Why do horses wind suck and crib bite?

Wind sucking or crib biting in horses is most likely to first occur in association with boredom and lack of forage/grazing. Most people are well aware that a diet high in long-stem fibre plays an essential role from a physiological and digestive standpoint in the horse. However, what is often overlooked is the crucial role constantly grazing, chewing and foraging has as a behavioural stimulus for the horse and the role this has in the brain. A key component of the equation is the role of neurotransmitters. Neurotransmitters are chemical messengers in the body, with some key neurotransmitters influencing specific portions of the brain, thereby effecting behaviour. 

There are many physiological changes thought to go hand-in hand with wind sucking and crib biting. Changes in the microflora of the gastrointestinal tract (GIT) and acidity of the hindgut are believed to be associated with the condition- with a bidirectional relationship likely (ie poor gut microflora adversely influencing neurotransmitter production and function and inflammation, and changes in neurotransmitters and inflammatory mediators associated with altered gut flora driving the windsucking/cribbing).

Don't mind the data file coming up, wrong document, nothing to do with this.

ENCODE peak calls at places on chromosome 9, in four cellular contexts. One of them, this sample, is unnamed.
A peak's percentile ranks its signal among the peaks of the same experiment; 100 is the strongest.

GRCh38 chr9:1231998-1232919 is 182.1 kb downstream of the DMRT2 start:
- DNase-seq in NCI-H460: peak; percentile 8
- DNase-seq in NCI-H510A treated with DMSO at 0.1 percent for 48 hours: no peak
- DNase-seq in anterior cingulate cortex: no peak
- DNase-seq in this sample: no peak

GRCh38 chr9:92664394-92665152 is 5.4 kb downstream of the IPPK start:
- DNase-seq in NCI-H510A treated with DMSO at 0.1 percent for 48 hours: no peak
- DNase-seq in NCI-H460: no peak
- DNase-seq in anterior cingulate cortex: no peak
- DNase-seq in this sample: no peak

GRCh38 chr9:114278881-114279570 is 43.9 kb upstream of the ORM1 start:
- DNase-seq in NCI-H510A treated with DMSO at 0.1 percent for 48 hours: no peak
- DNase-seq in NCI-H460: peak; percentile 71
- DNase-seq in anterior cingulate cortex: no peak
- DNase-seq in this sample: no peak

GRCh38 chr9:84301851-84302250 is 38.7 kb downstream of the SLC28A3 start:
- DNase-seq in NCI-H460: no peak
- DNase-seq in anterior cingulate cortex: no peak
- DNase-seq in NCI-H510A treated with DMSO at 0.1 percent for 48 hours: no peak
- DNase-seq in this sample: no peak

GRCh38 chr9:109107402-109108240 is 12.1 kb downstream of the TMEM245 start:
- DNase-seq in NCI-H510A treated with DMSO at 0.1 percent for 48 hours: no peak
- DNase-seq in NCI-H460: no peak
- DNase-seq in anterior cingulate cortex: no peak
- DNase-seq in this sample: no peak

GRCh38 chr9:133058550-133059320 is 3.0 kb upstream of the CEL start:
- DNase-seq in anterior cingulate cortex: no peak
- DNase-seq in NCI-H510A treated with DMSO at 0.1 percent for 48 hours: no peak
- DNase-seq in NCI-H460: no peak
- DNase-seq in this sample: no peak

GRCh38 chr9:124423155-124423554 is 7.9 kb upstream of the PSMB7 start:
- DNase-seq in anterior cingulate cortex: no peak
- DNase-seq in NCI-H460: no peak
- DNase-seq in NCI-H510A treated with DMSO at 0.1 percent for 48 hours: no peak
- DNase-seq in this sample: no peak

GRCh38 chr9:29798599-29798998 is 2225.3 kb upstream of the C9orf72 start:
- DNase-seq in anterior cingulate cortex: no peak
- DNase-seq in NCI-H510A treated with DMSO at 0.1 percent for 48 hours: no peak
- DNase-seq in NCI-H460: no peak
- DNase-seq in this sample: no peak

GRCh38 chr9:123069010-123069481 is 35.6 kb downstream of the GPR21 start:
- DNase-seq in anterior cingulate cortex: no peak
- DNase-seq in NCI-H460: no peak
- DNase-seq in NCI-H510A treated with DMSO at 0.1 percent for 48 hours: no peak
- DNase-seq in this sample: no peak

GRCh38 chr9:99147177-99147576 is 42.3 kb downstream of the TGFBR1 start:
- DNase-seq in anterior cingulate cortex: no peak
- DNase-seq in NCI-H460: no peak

Again a low fibre/forage diet plays an important component in adversely affecting gut microflora and acidity of the digestive tract. The use of certain medications such as antibiotics, NSAIDs (ie. bute and flunix) and ulcer medications also alter gut microflora. Low blood levels of specific antioxidants have also been demonstrated in horses which windsuck or crib.

The super-interesting part of these behaviours are the way they alter receptors in the brain. The act of windsucking or crib biting activates narcotic and dopamine receptors (‘feel good’ receptors) in the central nervous system, thereby rewarding the behaviour. Thus, the more a horse windsucks or cribs, the more their brain feels rewarded- similar to human drug and alcohol addictions. When we understand this, we can understand why wind sucking collars are ineffective in many cases.

Wind sucking and cribbing may be ‘simple behaviours’ but their causes and effects are complex!

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